Obtaining one of the world’s top scores as a Certified B Corporation is just the beginning for Kansas City-cultivated Travois.
“Part of why we are different is because [the product] we have and offer is really impactful,” Elizabeth Glynn, CEO, said in explanation of how Travois — a company that promotes housing and economic development for American Indian, Alaska Native and Native Hawaiian communities — works to develop strong, sustainable communities.
Travois earned a Certified B Corp impact score of 134 — out of 200 possible points — in April, making it the third Missouri company to do so and the highest-rated in the state, noted Glynn’s husband, Phil Glynn, Travois president and 2019 Kansas City mayoral candidate.
Nationally recognized companies such as Patagonia, Ben & Jerry’s and Athleta top the certification list.
“One of the things that B Corp measures is benefit activities — our core business is a benefit activity,” declared Phil Glynn. “Nothing against Ben & Jerry’s, but if you’re a consumer product company … its kind of like ‘We make a thing,’ but we also want to try to be a really good company and treat our people, treat the world well … but it’s over here on the side.”
At Travois, every business decision is run through a lens of people-focused impact, said Phil Glynn.
“Working with our clients to make the world a better place is the core business. That’s what we’re paid to do. It’s what we hire people to do. It’s what our board tells us to do … what our investors expect us to do. That is our core business, “ he said of reasons why the company secured such a high score.
Unranked in the rating: compassion and understanding, traits that drive business at Travois, said Elizabeth Glynn.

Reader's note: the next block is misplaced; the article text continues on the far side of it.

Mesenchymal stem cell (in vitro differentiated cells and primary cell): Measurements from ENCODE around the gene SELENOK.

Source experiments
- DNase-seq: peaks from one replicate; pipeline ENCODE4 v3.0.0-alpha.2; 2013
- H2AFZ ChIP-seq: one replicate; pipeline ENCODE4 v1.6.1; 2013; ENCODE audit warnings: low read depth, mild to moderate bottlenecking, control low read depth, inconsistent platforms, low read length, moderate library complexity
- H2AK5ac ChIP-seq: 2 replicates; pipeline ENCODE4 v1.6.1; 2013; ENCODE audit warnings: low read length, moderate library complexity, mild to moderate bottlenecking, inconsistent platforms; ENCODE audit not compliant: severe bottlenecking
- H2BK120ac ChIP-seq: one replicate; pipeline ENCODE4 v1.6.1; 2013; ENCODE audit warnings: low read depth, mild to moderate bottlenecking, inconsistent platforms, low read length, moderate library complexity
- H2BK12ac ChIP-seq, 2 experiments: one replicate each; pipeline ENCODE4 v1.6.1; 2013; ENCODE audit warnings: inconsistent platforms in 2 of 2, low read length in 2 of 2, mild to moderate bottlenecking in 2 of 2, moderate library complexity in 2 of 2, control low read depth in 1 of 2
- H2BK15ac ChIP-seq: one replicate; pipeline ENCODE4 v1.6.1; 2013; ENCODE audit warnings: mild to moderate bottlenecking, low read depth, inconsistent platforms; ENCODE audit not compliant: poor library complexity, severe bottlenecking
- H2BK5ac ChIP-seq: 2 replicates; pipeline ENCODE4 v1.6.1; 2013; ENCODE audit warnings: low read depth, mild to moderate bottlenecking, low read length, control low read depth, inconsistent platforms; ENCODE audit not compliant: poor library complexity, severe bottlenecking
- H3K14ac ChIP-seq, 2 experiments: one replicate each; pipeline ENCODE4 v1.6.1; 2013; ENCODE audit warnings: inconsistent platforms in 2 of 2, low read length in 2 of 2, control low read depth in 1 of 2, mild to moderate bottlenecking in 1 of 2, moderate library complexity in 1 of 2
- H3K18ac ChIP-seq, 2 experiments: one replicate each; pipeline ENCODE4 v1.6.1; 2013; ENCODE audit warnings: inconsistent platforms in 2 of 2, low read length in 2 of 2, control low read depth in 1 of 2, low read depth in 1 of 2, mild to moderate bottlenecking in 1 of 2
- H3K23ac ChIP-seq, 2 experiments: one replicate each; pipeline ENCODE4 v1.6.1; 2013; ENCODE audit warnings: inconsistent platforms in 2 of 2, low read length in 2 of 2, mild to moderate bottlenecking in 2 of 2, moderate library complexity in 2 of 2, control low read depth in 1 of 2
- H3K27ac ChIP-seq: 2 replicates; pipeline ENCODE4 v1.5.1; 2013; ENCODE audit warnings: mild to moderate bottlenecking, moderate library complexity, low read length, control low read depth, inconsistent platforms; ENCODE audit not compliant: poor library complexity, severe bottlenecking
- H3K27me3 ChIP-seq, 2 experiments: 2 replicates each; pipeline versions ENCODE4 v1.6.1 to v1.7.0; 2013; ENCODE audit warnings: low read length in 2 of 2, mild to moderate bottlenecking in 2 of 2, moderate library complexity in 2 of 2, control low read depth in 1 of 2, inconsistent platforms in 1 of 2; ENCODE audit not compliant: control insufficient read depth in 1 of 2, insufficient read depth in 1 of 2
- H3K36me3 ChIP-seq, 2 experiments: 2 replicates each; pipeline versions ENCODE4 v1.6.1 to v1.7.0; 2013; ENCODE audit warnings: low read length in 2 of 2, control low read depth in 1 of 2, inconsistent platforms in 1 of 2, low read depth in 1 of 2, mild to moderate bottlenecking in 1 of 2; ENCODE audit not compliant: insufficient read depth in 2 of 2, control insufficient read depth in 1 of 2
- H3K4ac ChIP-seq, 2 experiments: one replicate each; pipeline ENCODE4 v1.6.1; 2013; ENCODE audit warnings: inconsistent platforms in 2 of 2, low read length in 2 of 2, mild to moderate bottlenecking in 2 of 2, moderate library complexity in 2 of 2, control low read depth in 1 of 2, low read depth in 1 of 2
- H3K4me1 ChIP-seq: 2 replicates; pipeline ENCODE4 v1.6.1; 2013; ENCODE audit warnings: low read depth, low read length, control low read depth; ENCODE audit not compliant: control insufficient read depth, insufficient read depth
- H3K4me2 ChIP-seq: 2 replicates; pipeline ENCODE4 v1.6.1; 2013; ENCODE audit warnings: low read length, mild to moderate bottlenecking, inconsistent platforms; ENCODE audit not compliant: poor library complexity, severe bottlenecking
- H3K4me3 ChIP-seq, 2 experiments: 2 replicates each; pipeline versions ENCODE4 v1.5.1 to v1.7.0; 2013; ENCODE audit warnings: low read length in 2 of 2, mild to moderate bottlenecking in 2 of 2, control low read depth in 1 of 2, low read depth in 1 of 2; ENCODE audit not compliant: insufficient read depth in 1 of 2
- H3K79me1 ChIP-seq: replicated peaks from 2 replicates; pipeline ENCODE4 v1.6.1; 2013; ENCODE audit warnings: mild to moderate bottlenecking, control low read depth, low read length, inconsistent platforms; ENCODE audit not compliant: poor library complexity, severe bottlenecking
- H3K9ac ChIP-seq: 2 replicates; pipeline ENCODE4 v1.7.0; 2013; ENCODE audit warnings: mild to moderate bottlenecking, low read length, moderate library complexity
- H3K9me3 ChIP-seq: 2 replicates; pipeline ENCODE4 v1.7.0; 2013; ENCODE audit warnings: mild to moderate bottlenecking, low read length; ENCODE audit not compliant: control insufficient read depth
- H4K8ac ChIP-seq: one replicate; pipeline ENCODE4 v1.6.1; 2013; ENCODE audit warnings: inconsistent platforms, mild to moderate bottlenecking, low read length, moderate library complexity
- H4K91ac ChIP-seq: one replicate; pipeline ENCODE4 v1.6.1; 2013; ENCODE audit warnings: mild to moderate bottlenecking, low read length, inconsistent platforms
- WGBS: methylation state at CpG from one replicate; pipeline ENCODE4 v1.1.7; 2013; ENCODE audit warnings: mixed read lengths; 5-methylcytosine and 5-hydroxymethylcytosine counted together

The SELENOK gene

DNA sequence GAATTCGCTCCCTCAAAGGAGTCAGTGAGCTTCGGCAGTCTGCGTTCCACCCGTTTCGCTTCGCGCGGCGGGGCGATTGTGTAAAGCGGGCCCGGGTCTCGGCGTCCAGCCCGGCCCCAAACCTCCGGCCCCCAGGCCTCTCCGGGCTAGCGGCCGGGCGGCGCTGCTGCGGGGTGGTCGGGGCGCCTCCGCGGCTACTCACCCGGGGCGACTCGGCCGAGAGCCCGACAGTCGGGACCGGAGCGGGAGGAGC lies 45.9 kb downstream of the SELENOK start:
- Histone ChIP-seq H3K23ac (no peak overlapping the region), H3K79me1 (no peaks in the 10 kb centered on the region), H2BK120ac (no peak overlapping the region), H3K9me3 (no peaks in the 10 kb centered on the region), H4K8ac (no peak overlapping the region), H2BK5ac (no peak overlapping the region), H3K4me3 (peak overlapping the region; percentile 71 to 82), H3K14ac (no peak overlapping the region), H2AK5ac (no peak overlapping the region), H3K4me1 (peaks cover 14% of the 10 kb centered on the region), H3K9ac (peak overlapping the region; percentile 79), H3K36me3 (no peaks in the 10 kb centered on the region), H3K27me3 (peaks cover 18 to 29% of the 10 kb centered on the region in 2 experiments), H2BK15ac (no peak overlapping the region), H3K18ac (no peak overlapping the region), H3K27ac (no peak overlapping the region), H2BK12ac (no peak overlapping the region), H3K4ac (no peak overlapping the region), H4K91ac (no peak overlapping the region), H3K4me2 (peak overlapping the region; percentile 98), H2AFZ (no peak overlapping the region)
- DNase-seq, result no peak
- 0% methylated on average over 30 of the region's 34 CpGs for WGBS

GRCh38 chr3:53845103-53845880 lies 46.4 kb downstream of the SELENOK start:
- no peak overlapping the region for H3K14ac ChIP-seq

“The United States government has failed over the centuries to live up to the promises they made in exchange for treaties that were signed with tribes,” she added, detailing Travois’ work in Indian Country — the term used by clients to define all U.S. land inhabited by indegnious peoples.
“To understand our business, you have to understand the situation that a lot of tribes are in today, which is a severe under investment in infrastructure and affordable housing and all the other things that communities struggle with — but Indian Country started at a place that was even further disinvested,” she elaborated.
As forgotten communities across the U.S. found revitalization, Native American reservations were further neglected, she explained, further detailing the need for and mission behind Travois.
“When our business started, affordable housing was a crisis on Indian reservations. It remains a very, very difficult thing in many communities — but we’ve made a lot of strides and we’ve helped our clients build over $1.4 billion worth of economic development and affordable housing in our almost 25 years,” she said, adding that Travois is second only to the U.S. government in total investment in such communities.
Building such infrastructure as roads, sidewalks, and sewers in addition to providing communities with access to food, healthcare, water, and electricity are key focuses for Travois, the couple said of what’s to come.
“We do have the luxury and the privilege of helping really move forward some of these amazing projects all at the direction of our clients,” Elizabeth Glynn said. “We have great connections and we have employees who can really think creatively about how to solve problems. …We have an enormous pipeline of deserving projects and there’s never enough money out there for all of them but we’ve had more success than most …”
Investing in communities also brings businesses to the table and helps revitalized areas build a future, noted Phil Glynn.
“Tribes have to fill in the gaps from all these broken promises by the federal government for 200 years,” he said. “[What we do is] all about the communities. Take the lead. Say what the goals are.”